Dog sickened after eating rat poison in Cal Anderson Park

A Capitol Hill dog was sickened Tuesday after eating what appears to be rat poison left near the playground in Cal Anderson Park.

Eva Gisellse tells CHS she was walking her dog Data in the park around 6 PM on Monday when the blue heeler ate an unknown substance. After Data became sick Tuesday morning, Gisellse retrieved the green substance and took her dog to Urban Animal at Broadway and E Thomas.

An Urban Animal spokesperson told CHS the substance was almost certainly rat poison, but veterinarians are awaiting final test results for confirmation. Thankfully, Data is recovering in her Capitol Hill apartment.

“We recommend that anyone walking a dog in the area makes sure it does not eat anything off the ground,” said Jen Pohlman, operations manager at Urban Animal. Of course, the same goes for humans.

UPDATE (7/20): After being notified of the incident, Seattle Parks had its pest control contractor check the roughly 20 rat poison traps that were set around Cal Anderson Park earlier this year. According to Parks spokesperson Christina Hirsch, there was no evidence of tampering on the traps, which are designed to keep poison away from dogs and children. “All of the traps were locked and all of the traps have been regularly serviced,” she said.

Data is recovering nicely. (Image: Eva Gisselle)

Data in recovery on Capitol Hill. (Image: Eva Gisselle)

Pohlman said Data is the first case Urban Animal has seen of a dog eating rat poison in park since the office opened four years ago.

“I’m glad I caught it in time, she should be fine,” Gisellse said. “I’ve heard that people are taking the rat problem at Cal Anderson into their own hands by putting down poison, but I don’t know who.”

UPDATE: A Seattle Parks spokesperson tells CHS a pest control contractor installed some 60 20 rat poison traps around Cal Anderson Park in February. Teal colored bait was locked inside the traps which are “designed in a way to prevent dogs from accessing the bait,” the spokesperson said. It is unclear if the poison ingested by Data came from the traps. The pest management company will be inspecting the bait stations Wednesday morning, according the parks official.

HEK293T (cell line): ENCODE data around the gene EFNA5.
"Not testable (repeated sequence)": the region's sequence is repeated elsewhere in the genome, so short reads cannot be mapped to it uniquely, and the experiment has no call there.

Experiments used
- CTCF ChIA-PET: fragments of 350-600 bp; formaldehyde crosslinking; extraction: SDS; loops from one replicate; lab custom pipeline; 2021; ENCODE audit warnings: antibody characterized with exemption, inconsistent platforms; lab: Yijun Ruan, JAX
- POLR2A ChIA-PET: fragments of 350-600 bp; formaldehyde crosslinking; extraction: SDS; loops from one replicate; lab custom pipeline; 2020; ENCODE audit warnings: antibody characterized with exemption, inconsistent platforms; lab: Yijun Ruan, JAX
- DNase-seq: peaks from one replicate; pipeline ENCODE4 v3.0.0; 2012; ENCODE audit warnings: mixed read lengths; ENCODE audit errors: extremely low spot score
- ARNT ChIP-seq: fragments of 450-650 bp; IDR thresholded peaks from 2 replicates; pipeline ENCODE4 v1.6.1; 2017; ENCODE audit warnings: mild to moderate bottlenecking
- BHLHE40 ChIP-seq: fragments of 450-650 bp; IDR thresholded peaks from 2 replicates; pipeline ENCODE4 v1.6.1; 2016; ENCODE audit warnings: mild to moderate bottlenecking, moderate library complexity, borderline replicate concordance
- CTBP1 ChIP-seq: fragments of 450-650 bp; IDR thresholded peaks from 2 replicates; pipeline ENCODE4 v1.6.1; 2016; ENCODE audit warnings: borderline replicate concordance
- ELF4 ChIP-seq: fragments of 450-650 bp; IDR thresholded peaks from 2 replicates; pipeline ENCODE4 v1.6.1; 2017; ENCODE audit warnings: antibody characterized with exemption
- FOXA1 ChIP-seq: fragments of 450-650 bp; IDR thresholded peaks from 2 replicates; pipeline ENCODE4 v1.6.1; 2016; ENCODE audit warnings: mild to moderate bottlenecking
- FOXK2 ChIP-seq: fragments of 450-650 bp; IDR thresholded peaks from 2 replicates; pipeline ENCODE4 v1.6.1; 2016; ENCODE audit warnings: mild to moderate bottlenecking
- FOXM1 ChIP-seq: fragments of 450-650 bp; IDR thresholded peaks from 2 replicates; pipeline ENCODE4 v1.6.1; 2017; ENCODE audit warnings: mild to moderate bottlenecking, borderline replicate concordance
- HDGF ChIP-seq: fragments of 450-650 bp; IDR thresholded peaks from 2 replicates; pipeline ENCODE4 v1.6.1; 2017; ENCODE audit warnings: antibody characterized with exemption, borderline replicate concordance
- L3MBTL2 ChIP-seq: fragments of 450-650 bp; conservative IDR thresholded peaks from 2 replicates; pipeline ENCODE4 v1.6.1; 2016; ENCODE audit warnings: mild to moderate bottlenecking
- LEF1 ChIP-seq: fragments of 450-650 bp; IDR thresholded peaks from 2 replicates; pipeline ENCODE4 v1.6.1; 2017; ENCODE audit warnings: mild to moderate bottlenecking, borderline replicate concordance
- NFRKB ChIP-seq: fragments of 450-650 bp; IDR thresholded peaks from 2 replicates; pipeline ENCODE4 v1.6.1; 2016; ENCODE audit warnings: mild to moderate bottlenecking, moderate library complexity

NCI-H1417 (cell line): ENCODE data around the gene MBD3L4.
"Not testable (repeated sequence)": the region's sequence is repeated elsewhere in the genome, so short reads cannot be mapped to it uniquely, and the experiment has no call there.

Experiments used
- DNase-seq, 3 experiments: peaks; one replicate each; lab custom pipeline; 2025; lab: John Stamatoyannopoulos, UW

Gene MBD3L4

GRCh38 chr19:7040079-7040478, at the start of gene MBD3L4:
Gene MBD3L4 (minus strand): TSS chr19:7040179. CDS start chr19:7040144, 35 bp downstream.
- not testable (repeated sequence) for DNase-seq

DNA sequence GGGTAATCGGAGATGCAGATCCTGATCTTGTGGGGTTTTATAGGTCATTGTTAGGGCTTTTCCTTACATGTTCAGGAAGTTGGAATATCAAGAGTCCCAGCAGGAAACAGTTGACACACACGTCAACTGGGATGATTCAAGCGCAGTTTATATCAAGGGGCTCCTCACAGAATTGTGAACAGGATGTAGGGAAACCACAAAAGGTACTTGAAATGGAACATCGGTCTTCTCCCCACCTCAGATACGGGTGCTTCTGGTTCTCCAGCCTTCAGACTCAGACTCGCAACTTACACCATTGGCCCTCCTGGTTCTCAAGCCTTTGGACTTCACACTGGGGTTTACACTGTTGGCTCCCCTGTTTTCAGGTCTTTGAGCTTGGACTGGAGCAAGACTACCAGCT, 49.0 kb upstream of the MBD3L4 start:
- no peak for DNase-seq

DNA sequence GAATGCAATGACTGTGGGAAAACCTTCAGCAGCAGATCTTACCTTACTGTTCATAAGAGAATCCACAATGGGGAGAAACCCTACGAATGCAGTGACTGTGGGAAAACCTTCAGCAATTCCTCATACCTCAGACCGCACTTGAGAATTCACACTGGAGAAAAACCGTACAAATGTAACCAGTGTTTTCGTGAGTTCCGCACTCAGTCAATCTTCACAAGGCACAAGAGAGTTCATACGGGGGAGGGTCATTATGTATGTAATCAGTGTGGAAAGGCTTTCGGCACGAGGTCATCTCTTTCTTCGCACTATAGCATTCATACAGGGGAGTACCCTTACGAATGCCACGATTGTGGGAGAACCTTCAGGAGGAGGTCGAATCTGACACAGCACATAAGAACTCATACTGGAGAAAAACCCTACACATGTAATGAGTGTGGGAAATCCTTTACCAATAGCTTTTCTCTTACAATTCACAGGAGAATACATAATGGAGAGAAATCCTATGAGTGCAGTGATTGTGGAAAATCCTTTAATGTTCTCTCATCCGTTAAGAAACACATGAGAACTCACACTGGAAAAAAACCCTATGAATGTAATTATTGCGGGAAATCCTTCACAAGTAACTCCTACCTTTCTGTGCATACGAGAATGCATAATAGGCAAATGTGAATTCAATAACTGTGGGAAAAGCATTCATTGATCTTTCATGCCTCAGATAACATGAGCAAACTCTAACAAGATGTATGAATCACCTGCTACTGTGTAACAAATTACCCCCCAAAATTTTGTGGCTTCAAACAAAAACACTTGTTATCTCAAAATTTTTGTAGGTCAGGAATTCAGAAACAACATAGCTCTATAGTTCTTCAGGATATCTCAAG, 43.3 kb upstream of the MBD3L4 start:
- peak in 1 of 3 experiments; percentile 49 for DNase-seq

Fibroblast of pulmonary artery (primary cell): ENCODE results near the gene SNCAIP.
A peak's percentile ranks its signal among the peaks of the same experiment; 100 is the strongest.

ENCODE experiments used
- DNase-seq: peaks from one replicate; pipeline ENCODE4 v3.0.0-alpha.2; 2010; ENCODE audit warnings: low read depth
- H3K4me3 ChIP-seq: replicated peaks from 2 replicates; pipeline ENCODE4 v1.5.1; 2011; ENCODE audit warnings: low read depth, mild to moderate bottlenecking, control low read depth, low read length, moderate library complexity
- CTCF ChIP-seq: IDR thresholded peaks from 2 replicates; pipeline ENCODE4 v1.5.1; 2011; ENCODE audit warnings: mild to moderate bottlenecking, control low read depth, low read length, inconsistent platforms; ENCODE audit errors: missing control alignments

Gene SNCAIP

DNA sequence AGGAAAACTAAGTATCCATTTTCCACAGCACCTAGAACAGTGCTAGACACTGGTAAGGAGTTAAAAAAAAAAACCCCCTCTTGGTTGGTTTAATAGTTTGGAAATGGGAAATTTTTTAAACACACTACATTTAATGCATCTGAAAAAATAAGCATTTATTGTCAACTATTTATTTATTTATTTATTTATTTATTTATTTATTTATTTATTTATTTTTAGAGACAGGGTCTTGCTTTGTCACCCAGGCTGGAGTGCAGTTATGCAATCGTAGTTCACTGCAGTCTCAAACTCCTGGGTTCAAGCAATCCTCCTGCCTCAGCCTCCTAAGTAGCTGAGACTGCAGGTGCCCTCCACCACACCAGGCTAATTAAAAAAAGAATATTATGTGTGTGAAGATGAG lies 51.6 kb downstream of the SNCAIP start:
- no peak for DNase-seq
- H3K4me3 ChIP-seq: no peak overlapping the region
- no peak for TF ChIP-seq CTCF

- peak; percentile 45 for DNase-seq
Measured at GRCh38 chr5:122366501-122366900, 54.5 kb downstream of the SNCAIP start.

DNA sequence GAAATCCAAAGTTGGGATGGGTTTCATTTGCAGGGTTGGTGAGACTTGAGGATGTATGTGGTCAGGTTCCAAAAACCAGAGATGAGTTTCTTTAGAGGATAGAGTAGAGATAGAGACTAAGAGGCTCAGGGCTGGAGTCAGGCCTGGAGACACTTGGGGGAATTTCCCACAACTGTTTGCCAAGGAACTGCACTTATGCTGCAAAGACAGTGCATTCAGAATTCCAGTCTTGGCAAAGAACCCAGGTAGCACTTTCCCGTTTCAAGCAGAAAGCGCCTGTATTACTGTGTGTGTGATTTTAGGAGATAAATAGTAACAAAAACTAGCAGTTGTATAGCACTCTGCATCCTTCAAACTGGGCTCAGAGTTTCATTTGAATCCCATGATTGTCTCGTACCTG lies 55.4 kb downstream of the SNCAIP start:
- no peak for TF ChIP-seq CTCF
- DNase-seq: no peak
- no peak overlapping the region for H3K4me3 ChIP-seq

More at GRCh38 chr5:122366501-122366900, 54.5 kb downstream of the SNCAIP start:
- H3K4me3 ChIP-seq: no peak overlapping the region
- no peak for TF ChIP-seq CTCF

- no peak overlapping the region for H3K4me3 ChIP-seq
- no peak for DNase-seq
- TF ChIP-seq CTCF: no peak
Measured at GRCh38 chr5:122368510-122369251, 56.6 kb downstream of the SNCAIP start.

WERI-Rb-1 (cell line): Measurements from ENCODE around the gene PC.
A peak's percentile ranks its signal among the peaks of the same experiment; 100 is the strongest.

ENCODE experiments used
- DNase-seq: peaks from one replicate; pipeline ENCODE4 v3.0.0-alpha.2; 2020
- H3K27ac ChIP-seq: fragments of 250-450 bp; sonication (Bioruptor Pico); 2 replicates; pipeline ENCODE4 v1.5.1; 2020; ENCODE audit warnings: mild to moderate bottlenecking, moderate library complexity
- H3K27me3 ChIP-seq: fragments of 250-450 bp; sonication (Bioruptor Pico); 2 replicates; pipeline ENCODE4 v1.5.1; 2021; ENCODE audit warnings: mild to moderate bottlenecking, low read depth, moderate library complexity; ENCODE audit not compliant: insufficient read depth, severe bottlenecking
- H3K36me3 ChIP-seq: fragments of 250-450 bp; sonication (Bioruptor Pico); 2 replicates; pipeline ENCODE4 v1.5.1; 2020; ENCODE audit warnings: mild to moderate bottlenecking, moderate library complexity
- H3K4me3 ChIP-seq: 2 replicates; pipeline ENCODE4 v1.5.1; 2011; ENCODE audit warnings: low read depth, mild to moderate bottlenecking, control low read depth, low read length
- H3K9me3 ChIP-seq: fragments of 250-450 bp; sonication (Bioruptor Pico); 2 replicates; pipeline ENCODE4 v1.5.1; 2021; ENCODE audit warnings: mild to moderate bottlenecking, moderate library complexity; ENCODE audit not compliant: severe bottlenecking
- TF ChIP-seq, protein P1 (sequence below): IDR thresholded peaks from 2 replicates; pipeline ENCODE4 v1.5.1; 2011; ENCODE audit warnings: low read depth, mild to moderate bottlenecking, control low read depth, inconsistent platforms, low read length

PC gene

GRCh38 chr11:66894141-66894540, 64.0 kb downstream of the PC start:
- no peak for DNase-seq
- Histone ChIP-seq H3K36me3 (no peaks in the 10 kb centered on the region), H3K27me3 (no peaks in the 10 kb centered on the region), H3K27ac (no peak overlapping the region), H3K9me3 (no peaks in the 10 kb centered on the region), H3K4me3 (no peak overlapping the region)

At least one dog died and others fell sick in Snohomish County from eating rat poison left in a park earlier this year. Snohomish County Animal Control investigated the death as an intentional poisoning.

To report animal welfare issues, contact the Seattle Animal Shelter at (206) 386-7387. 

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10 thoughts on “Dog sickened after eating rat poison in Cal Anderson Park

  1. “We recommend that anyone walking a dog in the area makes sure it does not eat anything off the ground,”

    good advice whether you are in the park or just walking down the sidewalk. watch/control your pets and make sure they don’t just eat some unknown substance.

  2. This is one reason I don’t like seeing dogs walked on those long retractable leashes (not stating that is the case here) as walkers can’t clearly see if the the dog picks up something up or pull them back if they’re about to when they’re 20+ feet away. People keep your dogs at your side and watch them!

  3. Probably a good reason not not let your dog off-eash, other than in an off-leash area, which Cal Anderson is not.

  4. Rat poison is not cool on Capitol Hill because we have raptors which may be killed by eating poisoned rats. I live next to a nest of Cooper’s Hawks who are raising 3 or 4 fledglings this year.

    The photo on Twitter and the reference to “teal colored bait” look like the product “Contrac Blox” whose active ingredient is bromadiolone, a “2nd generation” pesticide considered harmful to non-target species such as predatory birds. This product is now banned for residential consumers, but there are loopholes allowing exterminators still to use it. This article has more info:

    http://www.audubon.org/magazine/january-february-2013/poisons-used-kill-rodents-have-safer

    I will be emailing the Parks Dept. about this. Maybe they can comment on here to explain their rat control program and whether it poses risks to raptors, in addition to dogs.

  5. From personal experience, I can attest that sometimes a dog can eat something off the ground in a “blink of the eye,” even when leashed, and before the owner has a chance to react and prevent it from happening.

  6. I don’t believe their contractor did what they say. Yesterday I saw a dead rat near the I5 colonnade park with an open gut full of bright green rat poison. Crows were picking at it, and I wouldn’t be surprised if outdoor cats in the neighborhood came into contact with it. This resembles situations where pest controllers just sprinkle lumps of poison around the bushes, rather than setting actual traps. A similar situation happened around I Love Sushi a year or two ago.

  7. Sometimes it’s not possible to stop your beloved pet from chowing down on something in the blink of an eye, no matter how attentive you are! Anyways, regardless, the rat poison shouldn’t’ve been lying out in the open, for numerous reasons.

    Get well soon, Data!